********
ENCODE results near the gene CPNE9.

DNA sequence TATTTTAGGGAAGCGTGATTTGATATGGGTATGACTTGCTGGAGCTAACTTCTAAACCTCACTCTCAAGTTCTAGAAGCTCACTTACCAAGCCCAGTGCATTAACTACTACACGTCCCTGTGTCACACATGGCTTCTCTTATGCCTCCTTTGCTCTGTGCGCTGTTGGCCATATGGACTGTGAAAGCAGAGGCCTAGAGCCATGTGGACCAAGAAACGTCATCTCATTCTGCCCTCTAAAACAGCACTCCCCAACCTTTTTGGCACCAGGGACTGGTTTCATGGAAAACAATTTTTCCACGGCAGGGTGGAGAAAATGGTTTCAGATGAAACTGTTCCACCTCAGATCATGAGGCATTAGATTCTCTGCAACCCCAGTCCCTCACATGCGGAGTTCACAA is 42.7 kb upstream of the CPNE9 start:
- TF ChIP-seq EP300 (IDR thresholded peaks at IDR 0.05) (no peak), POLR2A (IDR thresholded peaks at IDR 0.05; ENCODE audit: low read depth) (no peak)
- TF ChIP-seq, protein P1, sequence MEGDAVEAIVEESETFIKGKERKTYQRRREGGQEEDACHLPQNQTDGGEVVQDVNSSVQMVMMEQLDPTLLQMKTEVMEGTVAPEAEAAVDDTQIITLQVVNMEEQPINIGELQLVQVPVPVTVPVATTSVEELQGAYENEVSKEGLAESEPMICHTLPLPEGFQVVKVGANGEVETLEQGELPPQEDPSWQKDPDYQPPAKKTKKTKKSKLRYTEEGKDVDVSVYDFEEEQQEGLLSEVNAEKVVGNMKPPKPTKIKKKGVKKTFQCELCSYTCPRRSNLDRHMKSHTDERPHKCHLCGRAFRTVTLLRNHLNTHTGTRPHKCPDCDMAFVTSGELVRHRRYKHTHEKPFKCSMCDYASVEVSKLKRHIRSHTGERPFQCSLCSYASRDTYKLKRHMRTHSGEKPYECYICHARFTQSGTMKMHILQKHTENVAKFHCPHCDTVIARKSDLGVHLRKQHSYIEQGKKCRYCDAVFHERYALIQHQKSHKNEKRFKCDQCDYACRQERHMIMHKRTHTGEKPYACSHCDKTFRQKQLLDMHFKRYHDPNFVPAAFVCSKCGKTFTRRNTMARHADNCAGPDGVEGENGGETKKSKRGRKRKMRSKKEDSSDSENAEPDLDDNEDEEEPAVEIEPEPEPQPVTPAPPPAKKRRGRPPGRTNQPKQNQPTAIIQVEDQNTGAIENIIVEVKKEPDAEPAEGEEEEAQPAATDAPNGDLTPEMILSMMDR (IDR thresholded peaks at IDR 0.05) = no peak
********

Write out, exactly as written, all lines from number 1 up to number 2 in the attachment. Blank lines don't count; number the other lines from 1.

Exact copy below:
ENCODE results near the gene CPNE9.

DNA sequence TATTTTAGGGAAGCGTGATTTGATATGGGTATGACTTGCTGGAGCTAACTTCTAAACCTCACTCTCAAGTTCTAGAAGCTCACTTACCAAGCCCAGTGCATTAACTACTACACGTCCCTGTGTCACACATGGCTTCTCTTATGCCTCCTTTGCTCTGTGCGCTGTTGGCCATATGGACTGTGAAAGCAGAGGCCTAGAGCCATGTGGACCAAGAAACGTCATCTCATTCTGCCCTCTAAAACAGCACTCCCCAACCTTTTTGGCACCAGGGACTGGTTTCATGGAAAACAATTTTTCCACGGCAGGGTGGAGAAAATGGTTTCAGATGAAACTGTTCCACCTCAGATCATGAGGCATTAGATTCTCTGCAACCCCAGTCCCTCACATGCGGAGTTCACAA is 42.7 kb upstream of the CPNE9 start: